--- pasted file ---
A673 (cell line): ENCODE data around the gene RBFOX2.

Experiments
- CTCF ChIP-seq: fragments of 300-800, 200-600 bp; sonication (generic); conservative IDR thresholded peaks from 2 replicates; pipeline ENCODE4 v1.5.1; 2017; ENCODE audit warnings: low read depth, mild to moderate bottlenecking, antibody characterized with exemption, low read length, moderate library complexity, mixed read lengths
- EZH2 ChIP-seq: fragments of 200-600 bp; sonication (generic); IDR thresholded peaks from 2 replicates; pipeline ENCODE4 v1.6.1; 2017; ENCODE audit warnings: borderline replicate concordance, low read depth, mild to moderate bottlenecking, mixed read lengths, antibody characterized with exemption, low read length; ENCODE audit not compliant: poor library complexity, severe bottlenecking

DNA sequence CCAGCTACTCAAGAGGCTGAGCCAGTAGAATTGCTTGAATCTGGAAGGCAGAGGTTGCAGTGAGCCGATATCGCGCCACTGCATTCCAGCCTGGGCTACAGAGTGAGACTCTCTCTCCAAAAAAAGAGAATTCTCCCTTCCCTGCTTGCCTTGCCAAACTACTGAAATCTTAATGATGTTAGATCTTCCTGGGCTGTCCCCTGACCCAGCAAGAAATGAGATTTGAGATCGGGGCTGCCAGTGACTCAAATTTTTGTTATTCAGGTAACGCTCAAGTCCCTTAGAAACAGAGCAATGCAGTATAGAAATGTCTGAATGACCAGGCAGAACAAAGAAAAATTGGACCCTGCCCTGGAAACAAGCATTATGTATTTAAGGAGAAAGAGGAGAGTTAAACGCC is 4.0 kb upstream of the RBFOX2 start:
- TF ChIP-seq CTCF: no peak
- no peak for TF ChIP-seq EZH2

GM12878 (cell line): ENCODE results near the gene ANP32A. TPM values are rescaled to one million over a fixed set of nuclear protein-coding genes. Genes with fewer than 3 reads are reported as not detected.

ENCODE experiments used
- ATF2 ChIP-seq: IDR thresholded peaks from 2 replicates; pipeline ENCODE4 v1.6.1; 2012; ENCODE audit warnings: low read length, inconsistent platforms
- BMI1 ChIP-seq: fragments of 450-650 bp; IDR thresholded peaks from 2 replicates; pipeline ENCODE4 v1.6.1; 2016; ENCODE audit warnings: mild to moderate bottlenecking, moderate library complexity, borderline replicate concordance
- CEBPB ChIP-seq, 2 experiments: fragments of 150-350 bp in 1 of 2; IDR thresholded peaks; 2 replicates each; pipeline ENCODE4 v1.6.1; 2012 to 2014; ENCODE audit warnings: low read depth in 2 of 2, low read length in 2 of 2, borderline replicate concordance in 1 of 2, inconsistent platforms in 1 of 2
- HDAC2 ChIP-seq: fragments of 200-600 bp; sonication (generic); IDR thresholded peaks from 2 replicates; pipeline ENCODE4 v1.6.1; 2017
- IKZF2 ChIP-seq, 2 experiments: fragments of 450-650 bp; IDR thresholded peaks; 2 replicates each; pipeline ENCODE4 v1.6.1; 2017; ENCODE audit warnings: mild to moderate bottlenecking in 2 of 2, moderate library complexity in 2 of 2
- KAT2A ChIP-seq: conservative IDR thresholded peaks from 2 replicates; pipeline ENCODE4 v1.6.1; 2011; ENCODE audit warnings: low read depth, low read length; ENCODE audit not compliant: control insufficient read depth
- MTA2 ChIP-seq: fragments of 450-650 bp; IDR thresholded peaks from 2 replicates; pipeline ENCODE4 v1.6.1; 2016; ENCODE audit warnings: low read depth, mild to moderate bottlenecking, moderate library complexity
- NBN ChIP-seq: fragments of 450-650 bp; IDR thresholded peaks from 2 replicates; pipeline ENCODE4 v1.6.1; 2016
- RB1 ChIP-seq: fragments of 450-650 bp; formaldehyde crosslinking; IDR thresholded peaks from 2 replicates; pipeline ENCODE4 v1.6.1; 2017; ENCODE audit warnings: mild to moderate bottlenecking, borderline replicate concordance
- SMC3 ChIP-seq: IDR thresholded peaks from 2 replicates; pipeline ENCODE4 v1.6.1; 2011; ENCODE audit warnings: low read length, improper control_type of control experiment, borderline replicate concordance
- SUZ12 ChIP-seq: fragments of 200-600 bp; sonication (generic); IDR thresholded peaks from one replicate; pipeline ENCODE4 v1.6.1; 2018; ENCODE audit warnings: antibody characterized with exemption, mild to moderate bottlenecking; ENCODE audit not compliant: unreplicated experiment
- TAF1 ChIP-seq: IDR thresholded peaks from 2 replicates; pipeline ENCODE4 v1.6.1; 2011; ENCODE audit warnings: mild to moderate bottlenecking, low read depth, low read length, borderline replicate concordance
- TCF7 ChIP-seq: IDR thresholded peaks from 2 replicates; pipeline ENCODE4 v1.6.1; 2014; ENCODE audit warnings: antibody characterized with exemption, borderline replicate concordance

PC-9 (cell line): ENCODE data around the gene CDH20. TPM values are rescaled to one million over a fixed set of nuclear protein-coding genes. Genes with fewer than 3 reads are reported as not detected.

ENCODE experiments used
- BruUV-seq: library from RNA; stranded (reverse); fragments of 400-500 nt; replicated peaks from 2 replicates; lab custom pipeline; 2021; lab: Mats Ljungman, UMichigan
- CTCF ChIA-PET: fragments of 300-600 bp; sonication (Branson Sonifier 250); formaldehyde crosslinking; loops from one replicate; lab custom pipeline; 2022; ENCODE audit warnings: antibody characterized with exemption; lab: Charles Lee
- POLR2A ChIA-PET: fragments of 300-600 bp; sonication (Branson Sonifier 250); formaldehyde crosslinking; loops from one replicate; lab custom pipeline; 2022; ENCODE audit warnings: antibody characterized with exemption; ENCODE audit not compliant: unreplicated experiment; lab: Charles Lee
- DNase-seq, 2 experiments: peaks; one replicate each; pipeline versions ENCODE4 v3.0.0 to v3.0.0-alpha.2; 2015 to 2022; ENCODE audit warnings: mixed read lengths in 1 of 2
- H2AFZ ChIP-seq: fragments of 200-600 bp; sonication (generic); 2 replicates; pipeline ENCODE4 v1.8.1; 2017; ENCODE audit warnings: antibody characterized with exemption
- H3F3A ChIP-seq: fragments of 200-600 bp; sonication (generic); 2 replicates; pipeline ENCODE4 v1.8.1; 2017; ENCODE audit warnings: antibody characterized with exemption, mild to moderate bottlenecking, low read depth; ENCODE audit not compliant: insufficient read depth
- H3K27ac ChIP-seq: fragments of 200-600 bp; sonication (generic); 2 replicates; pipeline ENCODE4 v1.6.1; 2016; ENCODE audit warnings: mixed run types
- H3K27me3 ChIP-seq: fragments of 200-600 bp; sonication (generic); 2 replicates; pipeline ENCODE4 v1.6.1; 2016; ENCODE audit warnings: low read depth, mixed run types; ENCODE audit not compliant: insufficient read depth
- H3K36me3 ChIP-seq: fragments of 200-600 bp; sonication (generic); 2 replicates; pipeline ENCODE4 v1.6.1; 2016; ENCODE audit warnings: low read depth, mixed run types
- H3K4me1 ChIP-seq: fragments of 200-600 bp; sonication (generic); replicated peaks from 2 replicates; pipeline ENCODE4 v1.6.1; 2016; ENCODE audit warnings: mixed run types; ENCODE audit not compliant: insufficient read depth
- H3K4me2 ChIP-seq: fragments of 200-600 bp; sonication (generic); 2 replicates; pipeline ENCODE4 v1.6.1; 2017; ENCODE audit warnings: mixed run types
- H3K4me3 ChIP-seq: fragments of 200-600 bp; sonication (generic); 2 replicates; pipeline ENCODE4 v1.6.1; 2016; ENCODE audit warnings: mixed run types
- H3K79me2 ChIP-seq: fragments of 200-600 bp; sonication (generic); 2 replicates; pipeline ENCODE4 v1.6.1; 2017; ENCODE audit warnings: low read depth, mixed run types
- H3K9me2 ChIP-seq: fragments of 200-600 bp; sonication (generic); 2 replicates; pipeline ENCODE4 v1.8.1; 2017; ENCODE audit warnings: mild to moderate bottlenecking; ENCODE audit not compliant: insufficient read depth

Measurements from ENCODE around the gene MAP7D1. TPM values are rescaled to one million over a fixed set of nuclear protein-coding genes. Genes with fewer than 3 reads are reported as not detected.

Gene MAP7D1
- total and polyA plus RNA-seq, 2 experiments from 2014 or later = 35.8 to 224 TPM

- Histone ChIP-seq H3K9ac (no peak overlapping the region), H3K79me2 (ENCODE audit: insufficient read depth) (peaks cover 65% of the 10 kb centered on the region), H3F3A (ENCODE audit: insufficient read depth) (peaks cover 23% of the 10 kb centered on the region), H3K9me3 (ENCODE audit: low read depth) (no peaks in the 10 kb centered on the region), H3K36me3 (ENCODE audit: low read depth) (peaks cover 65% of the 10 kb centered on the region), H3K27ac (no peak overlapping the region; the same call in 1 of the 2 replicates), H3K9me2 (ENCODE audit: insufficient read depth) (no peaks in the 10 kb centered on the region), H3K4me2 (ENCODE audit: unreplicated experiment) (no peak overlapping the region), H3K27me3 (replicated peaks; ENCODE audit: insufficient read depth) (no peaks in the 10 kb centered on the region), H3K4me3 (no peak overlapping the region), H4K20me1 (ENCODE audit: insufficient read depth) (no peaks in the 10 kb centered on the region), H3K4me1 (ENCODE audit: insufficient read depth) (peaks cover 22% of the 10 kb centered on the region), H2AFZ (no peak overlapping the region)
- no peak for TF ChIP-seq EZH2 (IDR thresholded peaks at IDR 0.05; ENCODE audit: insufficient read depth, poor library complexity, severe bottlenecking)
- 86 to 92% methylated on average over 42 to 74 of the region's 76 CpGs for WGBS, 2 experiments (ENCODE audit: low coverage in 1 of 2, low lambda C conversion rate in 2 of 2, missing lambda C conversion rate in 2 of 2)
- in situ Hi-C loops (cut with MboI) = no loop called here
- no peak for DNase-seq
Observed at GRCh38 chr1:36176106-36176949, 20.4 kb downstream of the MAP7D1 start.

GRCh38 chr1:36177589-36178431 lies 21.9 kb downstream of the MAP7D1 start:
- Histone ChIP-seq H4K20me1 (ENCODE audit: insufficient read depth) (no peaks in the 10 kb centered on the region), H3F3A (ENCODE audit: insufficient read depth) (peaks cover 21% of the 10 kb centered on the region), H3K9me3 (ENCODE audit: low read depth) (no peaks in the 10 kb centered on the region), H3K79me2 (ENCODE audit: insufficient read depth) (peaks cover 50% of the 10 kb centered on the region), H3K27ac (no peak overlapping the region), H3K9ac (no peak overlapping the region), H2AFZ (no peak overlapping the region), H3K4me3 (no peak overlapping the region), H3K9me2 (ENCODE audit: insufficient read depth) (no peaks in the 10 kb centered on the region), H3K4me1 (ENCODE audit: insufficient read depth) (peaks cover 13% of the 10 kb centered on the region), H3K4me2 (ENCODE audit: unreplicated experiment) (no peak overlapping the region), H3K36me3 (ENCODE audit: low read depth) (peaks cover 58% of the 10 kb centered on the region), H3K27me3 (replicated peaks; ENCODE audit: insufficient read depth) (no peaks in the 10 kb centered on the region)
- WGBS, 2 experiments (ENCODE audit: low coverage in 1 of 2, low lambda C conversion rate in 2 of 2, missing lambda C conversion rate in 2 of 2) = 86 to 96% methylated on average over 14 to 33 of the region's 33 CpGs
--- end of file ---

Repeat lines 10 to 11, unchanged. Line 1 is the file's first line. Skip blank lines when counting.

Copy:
- ATF2 ChIP-seq: IDR thresholded peaks from 2 replicates; pipeline ENCODE4 v1.6.1; 2012; ENCODE audit warnings: low read length, inconsistent platforms
- BMI1 ChIP-seq: fragments of 450-650 bp; IDR thresholded peaks from 2 replicates; pipeline ENCODE4 v1.6.1; 2016; ENCODE audit warnings: mild to moderate bottlenecking, moderate library complexity, borderline replicate concordance